FRESH START... Hugh Freeze takes over an Ole Miss team that has lost 14 straight conference games dating back to 2010. Most Ole Miss fans have a ‘wait and see” approach to the upcoming season to see if Freeze can make a noticeable difference in the teams play.

it all starts with the quarterback. The coach spent the month of April looking for the one who could best keep his offense “on schedule”. That’s Freeze parlance for moving the chains and not giving up the ball with negative yardage or a turnover. Within the first couple weeks of spring practice Freeze pegged returning junior Barry Brunetti and income junior college transfer Bo Wallace as the two who would compete for the job. That   decision and an injury bumped returning quarterback Zack Stoudt, who started four games last year, completely out of the picture. If the spring game is any indication, Wallace may have an edge into August. He finished with a game-high 240 yards passing, completing 16 of 26 passes, including two touchdowns and an interception. Brunetti, playing for the opposing unit and noticeably weaker offensive line, was only 4 of 10 for 62 yards, but he also ran for 109 yards. However, the spring game didn’t convince Freeze. “If I had to say today, I’d say I’d probably play two,” the coach responded after the spring game when asked if the quarterback competition might continue even into the

season. Whether or not that’s just coach-speak in an attempt to keep the competition ongoing and sharpen Wallace’s skills is anybody’s guess, but Freeze seemed adamant that the competition was still too close to call. Wallace and Brunetti both bring similar ingredients to the table. They just do it differently. Both can run. Wallace is a big deliberate runner who can carry a few defenders with him trying to get the extra yardage, while Brunetti is more explosive and flashy with his feet. Wallace is tall and can use his 6-foot-5 frame to stand in the pocket and see the field. Brunetti is more compact, agile and seems to be the most effective outside the pocket. And both have different experience that give them unique advantages. Brunetti participated in a spread formation zone read scheme his freshman year at  West Virginia. Wallace spent a year under Freeze’s tutelage at Arkansas State before transferring to junior college. Whichever quarterback Freeze chooses will have a fleet of talented receivers at his disposal.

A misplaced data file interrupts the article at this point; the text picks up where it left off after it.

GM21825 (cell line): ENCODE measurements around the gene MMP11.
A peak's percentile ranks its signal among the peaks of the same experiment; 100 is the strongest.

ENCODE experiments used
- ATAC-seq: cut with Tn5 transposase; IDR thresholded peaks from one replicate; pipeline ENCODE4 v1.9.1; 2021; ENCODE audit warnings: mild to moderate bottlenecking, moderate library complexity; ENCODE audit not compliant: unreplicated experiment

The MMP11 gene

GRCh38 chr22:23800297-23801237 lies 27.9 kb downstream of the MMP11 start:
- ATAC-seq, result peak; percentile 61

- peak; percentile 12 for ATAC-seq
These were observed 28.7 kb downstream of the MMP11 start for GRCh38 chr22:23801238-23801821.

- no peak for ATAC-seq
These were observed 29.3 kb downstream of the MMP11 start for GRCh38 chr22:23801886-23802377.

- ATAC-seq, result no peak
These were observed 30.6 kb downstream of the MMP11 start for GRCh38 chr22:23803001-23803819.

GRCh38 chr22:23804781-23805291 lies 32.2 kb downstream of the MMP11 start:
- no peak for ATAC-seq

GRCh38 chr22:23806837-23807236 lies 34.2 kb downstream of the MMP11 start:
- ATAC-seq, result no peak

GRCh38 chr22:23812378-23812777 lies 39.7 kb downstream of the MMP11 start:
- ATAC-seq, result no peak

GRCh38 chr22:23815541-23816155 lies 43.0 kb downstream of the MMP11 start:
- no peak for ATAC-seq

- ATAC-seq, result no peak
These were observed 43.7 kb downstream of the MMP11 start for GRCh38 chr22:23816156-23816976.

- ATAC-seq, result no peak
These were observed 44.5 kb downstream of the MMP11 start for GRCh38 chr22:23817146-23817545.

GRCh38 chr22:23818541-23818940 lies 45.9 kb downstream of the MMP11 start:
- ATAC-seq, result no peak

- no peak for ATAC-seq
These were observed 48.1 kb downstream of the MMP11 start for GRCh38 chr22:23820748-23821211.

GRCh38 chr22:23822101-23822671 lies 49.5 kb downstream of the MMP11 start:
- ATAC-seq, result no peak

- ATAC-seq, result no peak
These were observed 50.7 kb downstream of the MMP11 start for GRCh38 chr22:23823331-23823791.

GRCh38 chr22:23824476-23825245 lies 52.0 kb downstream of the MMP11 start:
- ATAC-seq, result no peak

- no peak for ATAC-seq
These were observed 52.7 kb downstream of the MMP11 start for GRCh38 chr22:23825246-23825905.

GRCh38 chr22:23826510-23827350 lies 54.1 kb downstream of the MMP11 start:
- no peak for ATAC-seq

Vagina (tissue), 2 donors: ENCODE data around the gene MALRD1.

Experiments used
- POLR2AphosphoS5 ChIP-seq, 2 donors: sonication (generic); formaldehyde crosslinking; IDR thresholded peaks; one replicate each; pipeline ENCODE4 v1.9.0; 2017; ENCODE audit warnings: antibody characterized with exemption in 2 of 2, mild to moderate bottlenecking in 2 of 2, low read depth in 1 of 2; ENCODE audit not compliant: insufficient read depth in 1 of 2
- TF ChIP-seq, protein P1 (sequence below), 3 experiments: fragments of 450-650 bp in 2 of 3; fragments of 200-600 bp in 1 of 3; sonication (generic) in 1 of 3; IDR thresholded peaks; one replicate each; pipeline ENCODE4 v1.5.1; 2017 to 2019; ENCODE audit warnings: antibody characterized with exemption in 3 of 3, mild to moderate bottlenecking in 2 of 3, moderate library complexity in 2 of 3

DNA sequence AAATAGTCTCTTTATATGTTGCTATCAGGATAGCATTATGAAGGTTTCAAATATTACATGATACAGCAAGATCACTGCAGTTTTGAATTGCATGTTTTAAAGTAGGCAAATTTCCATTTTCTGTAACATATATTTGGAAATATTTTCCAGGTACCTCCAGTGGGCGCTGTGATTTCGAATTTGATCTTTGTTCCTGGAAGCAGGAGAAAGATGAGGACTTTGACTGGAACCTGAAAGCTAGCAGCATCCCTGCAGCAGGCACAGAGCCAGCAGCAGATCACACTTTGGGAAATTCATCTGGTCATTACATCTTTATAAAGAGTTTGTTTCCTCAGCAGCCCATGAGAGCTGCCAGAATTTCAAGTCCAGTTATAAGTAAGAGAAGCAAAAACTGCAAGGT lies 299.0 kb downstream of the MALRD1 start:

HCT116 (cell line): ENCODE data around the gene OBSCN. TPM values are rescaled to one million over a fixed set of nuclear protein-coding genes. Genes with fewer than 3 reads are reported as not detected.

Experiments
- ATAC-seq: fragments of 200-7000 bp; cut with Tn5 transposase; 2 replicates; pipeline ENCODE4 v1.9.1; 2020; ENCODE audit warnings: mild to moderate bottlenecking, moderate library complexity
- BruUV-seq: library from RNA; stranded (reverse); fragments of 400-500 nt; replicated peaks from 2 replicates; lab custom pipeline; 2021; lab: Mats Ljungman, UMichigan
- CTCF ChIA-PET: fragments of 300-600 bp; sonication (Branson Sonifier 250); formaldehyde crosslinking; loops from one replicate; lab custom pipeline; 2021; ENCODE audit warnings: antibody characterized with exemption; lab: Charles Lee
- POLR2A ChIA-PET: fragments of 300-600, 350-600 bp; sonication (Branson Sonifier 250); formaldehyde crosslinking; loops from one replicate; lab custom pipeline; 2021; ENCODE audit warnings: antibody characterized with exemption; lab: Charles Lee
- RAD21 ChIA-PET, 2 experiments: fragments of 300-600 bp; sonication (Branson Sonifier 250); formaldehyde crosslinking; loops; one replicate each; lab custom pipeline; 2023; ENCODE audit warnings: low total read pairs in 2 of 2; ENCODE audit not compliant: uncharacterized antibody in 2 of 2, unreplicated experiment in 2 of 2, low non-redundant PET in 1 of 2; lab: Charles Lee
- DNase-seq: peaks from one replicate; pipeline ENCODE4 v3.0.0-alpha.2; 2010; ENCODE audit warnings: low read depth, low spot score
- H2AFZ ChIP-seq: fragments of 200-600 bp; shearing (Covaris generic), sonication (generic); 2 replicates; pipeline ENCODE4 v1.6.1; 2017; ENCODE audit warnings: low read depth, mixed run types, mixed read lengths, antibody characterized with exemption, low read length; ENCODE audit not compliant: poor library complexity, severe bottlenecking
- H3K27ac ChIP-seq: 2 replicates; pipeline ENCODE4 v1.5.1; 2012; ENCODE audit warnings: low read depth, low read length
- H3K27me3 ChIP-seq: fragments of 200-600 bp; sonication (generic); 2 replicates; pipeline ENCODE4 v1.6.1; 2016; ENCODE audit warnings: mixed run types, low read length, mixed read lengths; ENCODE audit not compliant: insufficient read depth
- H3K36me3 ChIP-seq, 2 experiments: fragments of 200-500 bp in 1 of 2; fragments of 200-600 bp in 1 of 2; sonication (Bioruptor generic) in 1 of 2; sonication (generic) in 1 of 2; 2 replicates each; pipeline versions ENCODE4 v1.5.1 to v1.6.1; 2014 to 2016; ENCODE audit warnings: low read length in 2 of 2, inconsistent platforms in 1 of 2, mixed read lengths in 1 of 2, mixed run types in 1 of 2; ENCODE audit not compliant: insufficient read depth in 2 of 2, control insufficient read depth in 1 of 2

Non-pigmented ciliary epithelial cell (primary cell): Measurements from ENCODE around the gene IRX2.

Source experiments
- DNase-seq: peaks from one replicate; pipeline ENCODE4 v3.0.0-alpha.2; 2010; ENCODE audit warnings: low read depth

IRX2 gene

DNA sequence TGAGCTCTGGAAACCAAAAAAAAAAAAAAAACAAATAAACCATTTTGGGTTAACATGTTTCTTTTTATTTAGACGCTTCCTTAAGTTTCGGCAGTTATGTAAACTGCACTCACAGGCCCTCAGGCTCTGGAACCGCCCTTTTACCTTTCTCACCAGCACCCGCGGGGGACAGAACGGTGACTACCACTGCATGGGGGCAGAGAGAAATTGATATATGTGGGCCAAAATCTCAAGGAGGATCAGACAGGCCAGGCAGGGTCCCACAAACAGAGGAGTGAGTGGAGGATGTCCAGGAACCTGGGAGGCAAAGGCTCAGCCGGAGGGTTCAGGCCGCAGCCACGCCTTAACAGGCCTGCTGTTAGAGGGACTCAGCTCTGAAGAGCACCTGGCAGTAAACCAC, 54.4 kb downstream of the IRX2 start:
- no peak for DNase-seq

Photos by Greg Pevey, Mississippi Sports Magazine

“We’re going to need help from our incoming freshmen,” Freeze said. None of the players we’ve mentioned above can succeed if Ole Miss can’t field an offensive line capable of protecting the quarterback and making holes for the running backs. At the end of spring ball, it was apparent the offensive line was having the most trouble learning to adapt to Freeze’s up-tempo offense. The group struggled with protection during the spring game and their breakdowns in protection and penalties hurt both side offensively. Offensive line coach Matt Luke must replace Bradley Sowell (graduation), Matt Hall (no longer on the team) and NFL draft pick Bobby Massie. Patrick Junen, Aaron Morris, Emmanuel McCray and junior college transfer Pierce Burton saw most of the 1st team snaps in spring, but they’ve got work to do. “The tempo we want caused them some problems and we still have a ways to go in that adjustment period,” Freeze said. Off-season conditioning will be important for the offensive line as they prepare for Freeze’s fast-paced offense. Barry Brunetti (#11) and Bo Wallace (#14) will continue to battle for the top QB spot during two-a-days.

“Those guys are making plays,” co-offensive coordinator Dan Werner said after a Grove Bowl game that included several standout performances at receiver. “I tell the quarterbacks, those are the quarterback’s best friend, you throw it up there and they go and make a play for you.” Donte Moncrief was the unquestioned leading receiver as a freshman last season. He’s big, physical with good hands and the unique ability to create separation between himself and the defender. Moncrief had two touchdowns in the spring game and looked poised to make the big jump great players often do between their freshman and sophomore seasons. “Donte’s special,” Freeze said. “With his size he’s a good matchup for us.” Ja-Mes Logan also looks ready for a breakout season. Freeze offered that Logan had the most consistent spring of all the receivers. “We expect him to be a major contributor in the fall.” Freeze said. Logan had 88 yards receiving in the spring game and two touchdowns. Vincent Sanders, a former Mississippi High School Player of the Year, was Wallace’s top receiver at the spring game, with 89 yards on five catches. The group gives the Ole Miss offense a formidable set of threats at wide receiver, and it’s probably the only position group with enough depth to please the coaching staff. That’s why Nick Brassell, who hasn’t yet even been menSep. 1 C.ARK

Sep. 8 UTEP

Sep. 15 TX

Sep. 22 @TULANE